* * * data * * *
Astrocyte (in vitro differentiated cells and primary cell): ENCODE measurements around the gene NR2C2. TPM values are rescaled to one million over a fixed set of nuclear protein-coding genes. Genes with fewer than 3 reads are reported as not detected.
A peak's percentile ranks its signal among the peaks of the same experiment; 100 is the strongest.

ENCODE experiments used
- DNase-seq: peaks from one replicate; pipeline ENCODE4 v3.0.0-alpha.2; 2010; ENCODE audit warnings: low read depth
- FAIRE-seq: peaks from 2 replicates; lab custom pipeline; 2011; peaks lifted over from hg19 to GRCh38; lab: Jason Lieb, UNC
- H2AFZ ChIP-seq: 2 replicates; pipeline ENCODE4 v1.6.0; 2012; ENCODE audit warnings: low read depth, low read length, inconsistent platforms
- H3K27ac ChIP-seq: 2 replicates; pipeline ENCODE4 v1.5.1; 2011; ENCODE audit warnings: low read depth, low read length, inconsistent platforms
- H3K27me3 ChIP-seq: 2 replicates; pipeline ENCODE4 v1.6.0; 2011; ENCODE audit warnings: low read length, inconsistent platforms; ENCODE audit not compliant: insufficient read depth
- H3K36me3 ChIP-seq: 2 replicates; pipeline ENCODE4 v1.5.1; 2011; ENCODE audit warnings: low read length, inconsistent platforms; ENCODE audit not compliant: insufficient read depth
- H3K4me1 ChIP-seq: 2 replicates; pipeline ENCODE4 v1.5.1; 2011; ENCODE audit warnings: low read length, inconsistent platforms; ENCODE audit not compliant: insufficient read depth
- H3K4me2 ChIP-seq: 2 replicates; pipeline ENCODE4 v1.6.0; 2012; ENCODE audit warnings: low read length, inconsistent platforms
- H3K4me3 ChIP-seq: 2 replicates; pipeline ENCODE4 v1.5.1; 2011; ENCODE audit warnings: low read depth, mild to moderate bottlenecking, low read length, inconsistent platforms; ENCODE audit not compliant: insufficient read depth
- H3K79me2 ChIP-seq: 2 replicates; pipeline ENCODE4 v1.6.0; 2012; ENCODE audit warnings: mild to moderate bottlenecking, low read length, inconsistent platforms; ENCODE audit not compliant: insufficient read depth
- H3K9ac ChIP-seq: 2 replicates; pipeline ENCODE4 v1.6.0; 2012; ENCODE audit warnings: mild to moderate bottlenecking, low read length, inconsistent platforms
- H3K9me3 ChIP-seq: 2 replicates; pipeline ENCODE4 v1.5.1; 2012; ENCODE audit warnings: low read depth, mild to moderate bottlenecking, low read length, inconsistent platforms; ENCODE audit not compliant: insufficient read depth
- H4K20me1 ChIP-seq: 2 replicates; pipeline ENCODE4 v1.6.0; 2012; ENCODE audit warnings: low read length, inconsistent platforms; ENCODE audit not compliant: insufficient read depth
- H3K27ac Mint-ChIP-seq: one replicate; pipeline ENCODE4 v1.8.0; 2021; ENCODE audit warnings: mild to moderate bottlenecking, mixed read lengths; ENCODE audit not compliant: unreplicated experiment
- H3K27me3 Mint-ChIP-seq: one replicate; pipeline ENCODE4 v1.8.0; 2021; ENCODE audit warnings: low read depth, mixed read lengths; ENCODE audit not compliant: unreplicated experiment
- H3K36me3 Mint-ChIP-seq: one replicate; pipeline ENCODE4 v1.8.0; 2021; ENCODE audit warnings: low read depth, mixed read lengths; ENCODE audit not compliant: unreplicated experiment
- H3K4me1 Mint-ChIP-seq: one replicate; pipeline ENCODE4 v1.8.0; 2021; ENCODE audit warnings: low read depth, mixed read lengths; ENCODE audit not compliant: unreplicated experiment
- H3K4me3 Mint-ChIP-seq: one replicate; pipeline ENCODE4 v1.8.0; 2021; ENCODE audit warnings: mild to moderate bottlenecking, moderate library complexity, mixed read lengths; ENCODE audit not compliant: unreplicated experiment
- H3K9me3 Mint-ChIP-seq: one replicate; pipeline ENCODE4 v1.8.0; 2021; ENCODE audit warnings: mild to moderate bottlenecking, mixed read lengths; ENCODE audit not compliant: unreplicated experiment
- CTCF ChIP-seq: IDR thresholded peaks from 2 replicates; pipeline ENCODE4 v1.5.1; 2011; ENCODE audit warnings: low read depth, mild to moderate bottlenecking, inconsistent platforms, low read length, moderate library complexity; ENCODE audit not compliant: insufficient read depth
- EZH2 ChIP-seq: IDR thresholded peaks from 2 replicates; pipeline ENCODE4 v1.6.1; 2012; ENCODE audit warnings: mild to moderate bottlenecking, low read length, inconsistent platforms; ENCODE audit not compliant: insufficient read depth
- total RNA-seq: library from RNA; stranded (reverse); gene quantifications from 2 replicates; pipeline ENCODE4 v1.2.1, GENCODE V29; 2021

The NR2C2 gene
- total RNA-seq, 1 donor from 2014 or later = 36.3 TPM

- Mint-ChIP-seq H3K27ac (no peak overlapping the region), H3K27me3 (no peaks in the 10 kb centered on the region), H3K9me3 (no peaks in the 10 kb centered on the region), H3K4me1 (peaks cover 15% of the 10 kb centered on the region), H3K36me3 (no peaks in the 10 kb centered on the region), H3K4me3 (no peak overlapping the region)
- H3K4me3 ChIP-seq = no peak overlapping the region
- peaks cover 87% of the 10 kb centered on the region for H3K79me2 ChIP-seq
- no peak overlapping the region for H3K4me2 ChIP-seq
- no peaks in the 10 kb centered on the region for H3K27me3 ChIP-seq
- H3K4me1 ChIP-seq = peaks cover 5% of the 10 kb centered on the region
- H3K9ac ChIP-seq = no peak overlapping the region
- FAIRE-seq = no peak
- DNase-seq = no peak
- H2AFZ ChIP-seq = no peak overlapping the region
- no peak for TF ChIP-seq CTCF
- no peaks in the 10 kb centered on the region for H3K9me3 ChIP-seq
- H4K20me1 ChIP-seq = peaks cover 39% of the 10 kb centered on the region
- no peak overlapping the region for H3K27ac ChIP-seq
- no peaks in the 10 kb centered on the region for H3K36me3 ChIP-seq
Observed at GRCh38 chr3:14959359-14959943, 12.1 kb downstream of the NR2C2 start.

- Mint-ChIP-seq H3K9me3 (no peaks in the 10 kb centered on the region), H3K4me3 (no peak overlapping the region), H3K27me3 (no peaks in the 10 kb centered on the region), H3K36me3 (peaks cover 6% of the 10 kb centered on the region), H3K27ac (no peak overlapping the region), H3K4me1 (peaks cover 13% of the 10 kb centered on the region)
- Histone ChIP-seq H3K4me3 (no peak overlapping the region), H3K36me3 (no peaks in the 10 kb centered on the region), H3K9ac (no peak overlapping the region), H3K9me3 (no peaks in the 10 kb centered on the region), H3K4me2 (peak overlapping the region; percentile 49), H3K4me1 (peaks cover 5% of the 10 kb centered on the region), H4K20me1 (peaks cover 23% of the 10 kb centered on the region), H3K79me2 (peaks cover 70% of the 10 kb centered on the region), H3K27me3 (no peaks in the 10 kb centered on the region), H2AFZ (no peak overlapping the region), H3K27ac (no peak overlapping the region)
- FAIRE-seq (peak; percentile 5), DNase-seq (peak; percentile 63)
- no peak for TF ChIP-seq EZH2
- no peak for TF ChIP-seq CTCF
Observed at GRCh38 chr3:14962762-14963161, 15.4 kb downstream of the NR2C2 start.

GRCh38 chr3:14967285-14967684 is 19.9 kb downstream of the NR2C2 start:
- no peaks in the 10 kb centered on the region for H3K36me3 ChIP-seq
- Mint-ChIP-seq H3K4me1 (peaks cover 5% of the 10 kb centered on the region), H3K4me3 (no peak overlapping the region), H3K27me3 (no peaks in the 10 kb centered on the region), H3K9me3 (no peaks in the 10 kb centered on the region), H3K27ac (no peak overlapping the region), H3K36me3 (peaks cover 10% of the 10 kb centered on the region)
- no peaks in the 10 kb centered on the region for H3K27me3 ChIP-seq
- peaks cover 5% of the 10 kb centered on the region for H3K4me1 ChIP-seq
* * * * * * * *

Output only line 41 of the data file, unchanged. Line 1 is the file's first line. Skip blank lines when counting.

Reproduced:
- no peak overlapping the region for H3K27ac ChIP-seq